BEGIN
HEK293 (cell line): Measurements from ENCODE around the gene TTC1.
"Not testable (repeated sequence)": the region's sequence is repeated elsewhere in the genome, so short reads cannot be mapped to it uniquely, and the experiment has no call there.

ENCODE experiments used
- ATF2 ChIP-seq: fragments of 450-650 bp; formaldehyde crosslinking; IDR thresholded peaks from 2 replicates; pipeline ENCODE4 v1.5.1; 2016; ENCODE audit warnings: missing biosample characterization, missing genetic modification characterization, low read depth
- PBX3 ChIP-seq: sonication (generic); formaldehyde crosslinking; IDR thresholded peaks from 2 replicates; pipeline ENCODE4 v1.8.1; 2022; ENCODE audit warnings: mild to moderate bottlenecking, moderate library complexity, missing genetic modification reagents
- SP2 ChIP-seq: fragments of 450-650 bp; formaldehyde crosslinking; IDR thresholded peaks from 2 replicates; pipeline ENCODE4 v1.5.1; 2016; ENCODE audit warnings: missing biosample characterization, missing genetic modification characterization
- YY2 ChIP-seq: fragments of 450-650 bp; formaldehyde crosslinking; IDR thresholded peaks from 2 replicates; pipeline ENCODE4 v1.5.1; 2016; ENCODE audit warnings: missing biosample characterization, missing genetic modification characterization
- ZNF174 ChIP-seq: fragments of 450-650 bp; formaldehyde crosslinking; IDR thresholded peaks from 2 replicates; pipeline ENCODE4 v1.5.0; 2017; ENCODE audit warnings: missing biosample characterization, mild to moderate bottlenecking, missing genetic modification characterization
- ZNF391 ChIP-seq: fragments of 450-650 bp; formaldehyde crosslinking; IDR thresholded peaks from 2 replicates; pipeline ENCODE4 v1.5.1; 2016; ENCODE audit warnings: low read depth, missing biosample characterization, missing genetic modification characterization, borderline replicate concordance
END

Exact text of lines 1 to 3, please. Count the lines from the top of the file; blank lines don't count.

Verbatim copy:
HEK293 (cell line): Measurements from ENCODE around the gene TTC1.
"Not testable (repeated sequence)": the region's sequence is repeated elsewhere in the genome, so short reads cannot be mapped to it uniquely, and the experiment has no call there.

ENCODE experiments used